Nassau in the Bahamas; the modern world!
PS. I am always looking for photographs, images, slides, artifacts, etc. that I can use in my courses. If you have anything that you think might be of use or interesting to me, please let me know. I will credit all images/materials used in the course.
This is the HIS 135 course syllabus (home page) where you will find important information about the course and the links to the course assignment schedule.
The course has no required books. There are so many books that have been written about the Cold War and also about decolonization in the world. If you are interested in something short, and to the point, I can recommend these two books: Robert J. McMahon, The Cold War: A Very Short Introduction and Raymond F. Betts, Decolonization. These are inexpensive books and each focuses on a specific historical process of the post 1945 era. See my comments on the books. Each is really well done.
In unit 11, I have an optional assignment based on the book by Lawrence Scott Sheets, 8 Pieces of Empire (Crown Publishers, ISBN 978-0-307-39582-5; any edition is acceptable).
General course purpose
Surveys the history and culture of the contemporary world since 1945. Students will learn about some of the important political, economic, social, intellectual, cultural and religious changes that have shaped the development of recent world civilization.
Upon completion of the course, the student will be able to::
Although there are no formal prerequisites for this course, please consider:
Course drop, withdrawal and incomplete policies
Course grades are based on the following point scale:
Make sure that you check the very IMPORTANT Explanation of Assignments and Grading, which has information about grading in the course. There are Special Course Grading Requirements that you must meet to successfully pass the course.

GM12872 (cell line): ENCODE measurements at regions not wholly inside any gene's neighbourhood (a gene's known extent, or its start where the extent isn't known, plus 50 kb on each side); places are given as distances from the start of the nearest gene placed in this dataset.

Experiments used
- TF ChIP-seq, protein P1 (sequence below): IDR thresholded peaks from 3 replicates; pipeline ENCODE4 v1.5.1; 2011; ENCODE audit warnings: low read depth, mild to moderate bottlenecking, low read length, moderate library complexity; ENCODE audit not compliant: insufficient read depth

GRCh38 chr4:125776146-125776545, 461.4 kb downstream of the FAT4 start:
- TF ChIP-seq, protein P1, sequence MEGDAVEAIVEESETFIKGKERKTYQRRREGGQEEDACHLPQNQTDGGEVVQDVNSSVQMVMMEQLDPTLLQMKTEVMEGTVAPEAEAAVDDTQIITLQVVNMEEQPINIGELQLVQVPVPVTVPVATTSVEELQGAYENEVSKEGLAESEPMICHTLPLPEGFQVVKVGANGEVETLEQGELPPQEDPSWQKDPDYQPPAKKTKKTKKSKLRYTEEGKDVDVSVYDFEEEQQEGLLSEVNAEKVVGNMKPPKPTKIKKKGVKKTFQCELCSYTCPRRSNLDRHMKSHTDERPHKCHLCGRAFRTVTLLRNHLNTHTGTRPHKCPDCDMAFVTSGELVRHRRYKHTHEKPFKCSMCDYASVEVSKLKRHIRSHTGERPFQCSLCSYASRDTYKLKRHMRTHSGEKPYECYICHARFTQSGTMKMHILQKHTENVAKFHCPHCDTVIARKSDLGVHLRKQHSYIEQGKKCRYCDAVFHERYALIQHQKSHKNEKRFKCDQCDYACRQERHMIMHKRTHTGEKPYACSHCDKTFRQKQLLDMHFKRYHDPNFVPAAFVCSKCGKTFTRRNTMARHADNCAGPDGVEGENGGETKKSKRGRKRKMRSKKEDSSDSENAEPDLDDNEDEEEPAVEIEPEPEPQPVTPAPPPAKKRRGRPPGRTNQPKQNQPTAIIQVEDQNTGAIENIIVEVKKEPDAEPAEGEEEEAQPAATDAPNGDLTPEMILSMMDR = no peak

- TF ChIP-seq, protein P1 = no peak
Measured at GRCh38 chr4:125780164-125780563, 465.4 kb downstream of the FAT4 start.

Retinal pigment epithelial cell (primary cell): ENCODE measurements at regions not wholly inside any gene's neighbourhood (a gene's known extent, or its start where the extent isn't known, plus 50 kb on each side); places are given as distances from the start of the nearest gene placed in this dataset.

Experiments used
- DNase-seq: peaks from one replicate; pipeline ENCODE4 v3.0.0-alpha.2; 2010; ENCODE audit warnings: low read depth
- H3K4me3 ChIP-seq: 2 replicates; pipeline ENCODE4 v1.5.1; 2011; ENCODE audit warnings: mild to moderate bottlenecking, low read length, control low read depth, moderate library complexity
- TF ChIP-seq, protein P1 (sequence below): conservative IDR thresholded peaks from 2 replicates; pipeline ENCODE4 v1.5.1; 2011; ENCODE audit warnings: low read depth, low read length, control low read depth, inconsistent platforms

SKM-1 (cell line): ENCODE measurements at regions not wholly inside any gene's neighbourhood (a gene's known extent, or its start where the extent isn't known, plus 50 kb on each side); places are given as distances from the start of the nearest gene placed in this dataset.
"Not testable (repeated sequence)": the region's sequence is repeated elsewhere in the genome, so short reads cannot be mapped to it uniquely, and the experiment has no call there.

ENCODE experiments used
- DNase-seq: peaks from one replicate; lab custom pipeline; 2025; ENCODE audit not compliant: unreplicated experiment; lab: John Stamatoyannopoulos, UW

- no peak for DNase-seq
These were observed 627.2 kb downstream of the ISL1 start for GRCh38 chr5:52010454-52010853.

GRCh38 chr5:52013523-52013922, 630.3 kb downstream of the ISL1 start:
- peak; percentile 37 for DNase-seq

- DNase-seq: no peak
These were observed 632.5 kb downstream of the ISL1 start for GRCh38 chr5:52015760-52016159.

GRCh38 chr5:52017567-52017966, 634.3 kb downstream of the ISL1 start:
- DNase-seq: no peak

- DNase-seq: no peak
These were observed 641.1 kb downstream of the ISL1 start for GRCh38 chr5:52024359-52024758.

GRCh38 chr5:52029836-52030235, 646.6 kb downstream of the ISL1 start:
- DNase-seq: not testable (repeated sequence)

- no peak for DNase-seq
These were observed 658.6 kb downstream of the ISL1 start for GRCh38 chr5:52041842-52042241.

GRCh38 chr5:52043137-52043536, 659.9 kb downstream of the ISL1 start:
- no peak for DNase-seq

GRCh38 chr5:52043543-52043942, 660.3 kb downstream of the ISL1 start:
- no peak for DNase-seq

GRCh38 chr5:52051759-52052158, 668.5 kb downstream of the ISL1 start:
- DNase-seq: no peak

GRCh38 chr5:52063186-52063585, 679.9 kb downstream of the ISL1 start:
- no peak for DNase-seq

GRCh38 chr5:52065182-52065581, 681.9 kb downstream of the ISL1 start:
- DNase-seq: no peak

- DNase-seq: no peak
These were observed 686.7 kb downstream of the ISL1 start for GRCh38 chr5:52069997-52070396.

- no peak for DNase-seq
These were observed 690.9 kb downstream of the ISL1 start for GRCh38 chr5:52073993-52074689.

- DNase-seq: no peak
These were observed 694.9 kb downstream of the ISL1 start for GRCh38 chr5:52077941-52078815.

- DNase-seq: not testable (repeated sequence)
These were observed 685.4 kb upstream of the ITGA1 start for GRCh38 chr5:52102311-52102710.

Links to course assignment schedules
For summer 2021, this is the course schedule.
For spring 2021, this is the course schedule.
For fall 2020, this is the course schedule.
Each week of your schedule will list the course units and assignments that you are required to complete that week. Each course unit will list what you are required to read and submit for that unit. Each unit will also usually have some extra material that you may look at and some possible extra credit work that you can complete. Please make sure that you check out all the linked information for each course unit.
You are expected to make regular and steady course progress by completing your assignments and exams on time. Please check your Canvas gradebook for your grades and feedback. You can always finish faster than your course schedule. Once you begin this course, it is your responsibility to withdraw. If you do not withdraw and if you do not finish your course assignments, then you will receive an "F."
Be sure to check out the list of available course aids.
You must submit all of your assignments and extra credit through Canvas. See the Submitting Assignments in Your NOVA Online History Course instructions. (No more than one item per calendar day will be accepted.) Feedback on your work will be posted to the Canvas gradebook, usually within 24-48 hours. You should follow the same directions if you are resubmitting an assignment.
When you have any questions about the course or your assignments or when you want to send a draft of an assignment for informal feedback, please contact your instructor by email using your student email account.
Canvas is used to support the course.
Contacting your instructor
Find your instructor's name and contact information at the top of this page and also when you log into your course on Canvas. If you have any communication problems, please contact Professor Charles Evans, email@example.com, professor of history at the Loudoun campus.
Plagiarism, cheating and student conduct
NOVA does not tolerate academic dishonesty. See the information on the Canvas course syllabus (also known as the college's Academic Integrity Policy).
Please make sure that you read the course policy on plagiarism and cheating. You are expected to abide by the student conduct provisions of the college's student handbook, and it is expected that you will be courteous in all conversations and assignments in this course.
Writing in the course
Proper grammar, spelling and style are an inherent part of each assignment in this course, and please check Charlie's History Writing Center for more information about specific writing style expectations. (You can also watch the short YouTube video about the center.)
All materials on this site are copyright © 2008-21, C. T. Evans.
For information contact firstname.lastname@example.org.
See my college and history projects home pages.